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Dos and Don'ts: Poison Safety

The third week of March is National Poison Prevention Week, a perfect time to remember the dangers of poison and how you can prevent them. More than 90% of poisonings occur in the home, and these tips can help you and your loved ones stay safe.


Photo of a family posing with a dog.
Keep all members of your family safe by storing chemicals properly and following label directions.

Do:

Be prepared

Keep the Poison Help phone number— 1-800-222-1222 — handy in case of an emergency, and immediately call your local poison center if you think you or someone you know has been poisoned.


Prepare food properly

Make sure raw meats, eggs and poultry are properly stored and fully cooked to prevent food poisoning. Then, refrigerate the leftovers within two hours. Avoid wild mushrooms unless you're 100% sure they're safe.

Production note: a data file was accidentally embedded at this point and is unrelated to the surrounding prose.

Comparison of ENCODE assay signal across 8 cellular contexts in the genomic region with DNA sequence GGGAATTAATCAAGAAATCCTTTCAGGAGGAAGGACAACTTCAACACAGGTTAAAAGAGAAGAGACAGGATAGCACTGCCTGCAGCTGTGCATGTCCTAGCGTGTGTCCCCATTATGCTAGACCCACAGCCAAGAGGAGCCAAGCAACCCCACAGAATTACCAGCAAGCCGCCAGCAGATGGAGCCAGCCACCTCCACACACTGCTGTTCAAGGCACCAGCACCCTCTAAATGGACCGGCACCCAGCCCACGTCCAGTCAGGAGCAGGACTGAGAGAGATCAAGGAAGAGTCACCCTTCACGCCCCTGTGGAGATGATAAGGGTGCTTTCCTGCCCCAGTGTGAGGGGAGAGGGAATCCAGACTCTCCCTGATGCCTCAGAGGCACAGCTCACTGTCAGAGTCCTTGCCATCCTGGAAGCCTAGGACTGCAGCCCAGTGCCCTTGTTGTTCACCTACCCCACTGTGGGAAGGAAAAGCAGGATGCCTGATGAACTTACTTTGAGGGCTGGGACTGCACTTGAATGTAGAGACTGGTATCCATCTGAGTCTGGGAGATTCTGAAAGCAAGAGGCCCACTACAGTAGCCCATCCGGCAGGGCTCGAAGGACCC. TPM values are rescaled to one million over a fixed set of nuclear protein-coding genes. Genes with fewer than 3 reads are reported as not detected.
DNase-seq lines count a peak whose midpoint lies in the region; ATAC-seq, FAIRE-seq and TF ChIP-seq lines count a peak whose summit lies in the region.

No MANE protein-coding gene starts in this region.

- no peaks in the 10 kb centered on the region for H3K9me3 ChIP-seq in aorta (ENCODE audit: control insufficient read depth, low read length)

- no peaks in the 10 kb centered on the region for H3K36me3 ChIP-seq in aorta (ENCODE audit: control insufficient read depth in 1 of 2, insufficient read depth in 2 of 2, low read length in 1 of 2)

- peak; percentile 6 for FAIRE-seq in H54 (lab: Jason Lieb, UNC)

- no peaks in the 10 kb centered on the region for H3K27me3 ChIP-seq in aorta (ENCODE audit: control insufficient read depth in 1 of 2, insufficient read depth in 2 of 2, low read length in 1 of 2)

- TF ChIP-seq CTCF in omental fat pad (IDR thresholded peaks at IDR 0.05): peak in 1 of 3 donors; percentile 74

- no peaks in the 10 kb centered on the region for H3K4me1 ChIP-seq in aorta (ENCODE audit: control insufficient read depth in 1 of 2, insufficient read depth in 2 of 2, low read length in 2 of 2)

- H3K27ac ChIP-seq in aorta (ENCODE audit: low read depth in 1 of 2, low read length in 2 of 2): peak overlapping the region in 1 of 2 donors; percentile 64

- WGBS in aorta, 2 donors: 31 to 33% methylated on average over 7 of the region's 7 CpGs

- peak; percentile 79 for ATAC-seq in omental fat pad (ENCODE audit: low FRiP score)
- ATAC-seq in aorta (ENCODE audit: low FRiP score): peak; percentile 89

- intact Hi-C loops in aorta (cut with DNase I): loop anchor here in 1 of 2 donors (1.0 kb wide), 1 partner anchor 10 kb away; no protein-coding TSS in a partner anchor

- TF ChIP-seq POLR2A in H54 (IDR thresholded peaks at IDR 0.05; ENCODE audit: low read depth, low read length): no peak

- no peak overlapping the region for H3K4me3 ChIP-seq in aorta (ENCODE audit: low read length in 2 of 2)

Spread the word

The best way to prevent poisoning is to learn about the risks and talk about them with others. Explain the potential dangers to your friends and family, and make sure everyone knows what to do if someone is poisoned.


Don't:

Ignore label directions

Read and follow all medicine labels, especially before giving medicine to children. Never share your medicine with someone else or use medicine that's not yours, and always take the correct dosage.


Leave chemical bottles open

Storing dangerous chemicals properly is important to avoid accidental poisoning. Always keep chemicals in their original containers with the lids sealed tight. Store them up high and out of reach of children and pets.


Forget to check detectors

Carbon monoxide is a colorless and odorless gas, but it can lead to severe illness and even death. Protect your family by regularly testing your carbon monoxide detectors and changing the batteries.


Almost everything can be poisonous if taken in the wrong amount, by the wrong person or in the wrong way. That makes it even more important for you and your family to fully understand the risks. See the Poison Prevention Week Planner — provided by the Health Resources and Services Administration — for more tips and ways to educate your community with a poison awareness event of your own.

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